A few years ago, the 21st century was often seen as the century of light. In fact, photonics has conquered our daily life: It is the technology that is in the core of a fast internet, and it enables such popular products as smartphones, to name but a few examples. Steve Anderson, Director, Industry Development at SPIE, presented a view of photonics markets that took a wider perspective of photonics as an enabling technology for large parts of our economy. In his systematics, he focuses on the photonics value chain, distinguishing four levels:

  • Level 1: Components (e.g., imaging chips, lamps, and lenses)
  • Level 2: Photonic products (e.g., imaging subassemblies, displays, and LED lamps)
  • Level 3: Enabled products (e.g., smartphones and autonomous vehicles)
  • Level 4: Enabled services (e.g., cloud computing, e-commerce, and video streaming)

It is obvious that economic figures derived from these four levels differ severely from the figures for

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Reno Surya (The Jakarta Post)

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Surabaya   ●  
Sat, May 22 2021

The sound of the takbiran (eve of Idul Fitri celebrations) reverberated as the sun slowly leaned toward the west. Minutes before dusk, the usually-bustling Bungurasih terminal right outside Surabaya was still quiet. Occasionally, ticket brokers could be seen moving from one area to another, but almost all returned empty-handed. Bus drivers were just sitting around, some chatting and some in silence, while others had fallen asleep in the open luggage compartments of their vehicles.

It was one day before Idul Fitri, usually the peak of people traveling to the places they hail from for family reunions, but the government’s decree prohibiting the mudik (exodus) this year means most transportation providers are sitting on their hands. Drivers, brokers and travel agents are left with far less income while also not b…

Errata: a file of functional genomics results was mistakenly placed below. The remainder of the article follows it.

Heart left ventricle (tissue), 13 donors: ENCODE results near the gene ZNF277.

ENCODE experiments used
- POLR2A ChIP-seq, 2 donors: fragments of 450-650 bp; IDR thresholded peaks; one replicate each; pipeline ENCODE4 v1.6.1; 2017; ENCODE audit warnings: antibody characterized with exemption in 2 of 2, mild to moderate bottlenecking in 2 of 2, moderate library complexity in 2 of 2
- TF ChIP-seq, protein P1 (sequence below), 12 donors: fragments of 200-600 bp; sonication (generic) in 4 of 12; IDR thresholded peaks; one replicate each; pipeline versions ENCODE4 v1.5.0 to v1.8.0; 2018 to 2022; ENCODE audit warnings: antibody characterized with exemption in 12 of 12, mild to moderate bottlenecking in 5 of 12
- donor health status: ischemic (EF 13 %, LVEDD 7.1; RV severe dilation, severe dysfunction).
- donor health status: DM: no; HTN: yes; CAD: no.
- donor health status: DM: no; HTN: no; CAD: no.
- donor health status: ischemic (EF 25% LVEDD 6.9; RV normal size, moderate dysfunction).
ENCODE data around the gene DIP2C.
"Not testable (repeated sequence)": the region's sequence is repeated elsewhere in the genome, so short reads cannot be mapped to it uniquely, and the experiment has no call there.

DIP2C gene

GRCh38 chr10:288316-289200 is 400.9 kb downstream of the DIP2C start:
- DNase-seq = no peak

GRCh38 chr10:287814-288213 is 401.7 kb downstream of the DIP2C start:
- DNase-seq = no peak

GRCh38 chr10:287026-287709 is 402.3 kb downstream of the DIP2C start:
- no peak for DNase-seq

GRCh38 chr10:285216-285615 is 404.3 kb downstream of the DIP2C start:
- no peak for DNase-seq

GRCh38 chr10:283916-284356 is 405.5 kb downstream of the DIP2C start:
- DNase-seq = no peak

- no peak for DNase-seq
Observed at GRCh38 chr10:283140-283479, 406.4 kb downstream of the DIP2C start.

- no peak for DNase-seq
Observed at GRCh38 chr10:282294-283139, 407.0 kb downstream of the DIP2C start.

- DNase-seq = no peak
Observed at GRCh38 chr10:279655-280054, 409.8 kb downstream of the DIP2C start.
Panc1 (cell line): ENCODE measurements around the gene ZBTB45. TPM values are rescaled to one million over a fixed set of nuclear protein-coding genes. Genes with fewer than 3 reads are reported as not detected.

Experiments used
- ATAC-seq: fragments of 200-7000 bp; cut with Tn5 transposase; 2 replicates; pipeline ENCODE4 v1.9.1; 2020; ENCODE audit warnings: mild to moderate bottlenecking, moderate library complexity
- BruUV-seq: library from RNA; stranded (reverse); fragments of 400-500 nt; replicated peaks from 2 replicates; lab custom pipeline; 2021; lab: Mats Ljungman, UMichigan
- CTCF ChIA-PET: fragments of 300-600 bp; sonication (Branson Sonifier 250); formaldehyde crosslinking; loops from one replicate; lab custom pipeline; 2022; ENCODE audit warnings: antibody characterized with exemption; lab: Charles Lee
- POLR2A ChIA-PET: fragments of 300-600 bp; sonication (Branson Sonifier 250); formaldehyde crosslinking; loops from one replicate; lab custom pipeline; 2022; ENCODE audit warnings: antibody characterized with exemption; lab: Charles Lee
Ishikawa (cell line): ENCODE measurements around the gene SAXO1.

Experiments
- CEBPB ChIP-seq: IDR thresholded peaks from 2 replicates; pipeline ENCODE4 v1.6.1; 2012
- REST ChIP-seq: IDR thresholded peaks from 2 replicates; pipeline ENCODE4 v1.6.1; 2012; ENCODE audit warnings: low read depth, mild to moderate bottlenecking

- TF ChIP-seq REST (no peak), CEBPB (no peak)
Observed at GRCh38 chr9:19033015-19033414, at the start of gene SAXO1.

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It is now targeting total sales of 10.5 million units in 2021-22.

  • The global microchip shortage dragging on the auto industry has put barely a dent in production at Toyota, thanks to lessons it learned after Japan’s 2011 tsunami disaster.
  • The catastrophe left parts of Japan’s industry on its knees for months, especially vehicle makers, whose domestic supply chains were thrown into turmoil.
  • The Japanese giant reviewed all its suppliers, giving it a better understanding of its supply chain and allowing it to react quicker in times of crisis.

The global microchip shortage dragging on the auto industry has put barely a dent in production at Toyota, the world’s biggest automaker, thanks to lessons it learned after Japan’s 2011 tsunami disaster.

While the latest crisis caused by skyrocketing demand for semiconductors has forced global car makers to revise production plans, Toyota exceeded its sales targets this year and expects

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WE WANT YOU – Become a Volunteer

The Volunteer program consists of members from the community who have demonstrated a willingness to maintain a high quality of life in the area they live in. These individuals have assumed responsibilities that require them to achieve a higher level of public trust. Volunteers have an opportunity to learn about law enforcement, and with their unselfish acts of community service, help improve law enforcement services.

Volunteer Opportunities

The County of Los Angeles Volunteer program offers volunteers an opportunity to be involved with nearly every aspect of a station. Volunteers may choose to be a part of such traditional functions as:

Clergy Program – Clergy members in the community who ride with the deputies and assist in dealing with human crisis.

Front Desk – Volunteers work the station front counter in a Volunteer Uniform to greet the public and provide station services.

Clerical

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A new eight-part series Industry, set in a fictional investment bank in London, was released on HBO on November 9, and airs on BBC Two and BBC iPlayer from November 10. Created by two former British bankers, Mickey Down and Konrad Kay, its pilot was directed and executive produced by Lena Dunham.

Industry follows a group of graduates competing for a place at an investment bank, named Pierpoint & Co., as only a limited number of them will end up with a permanent position.

Industry takes a bleak realist view at what it is like to start a professional career in the financial sector in the heart of London city. Fresh out of university, these young professionals must quickly learn fast in this cut-throat environment. The series is slow to get into at first (ironic,

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The impact of the coronavirus pandemic likely set back growth in air passenger numbers by two to three years.

  • The damage of the Covid-19 crisis will be felt for years to come, forecasts an international aviation body.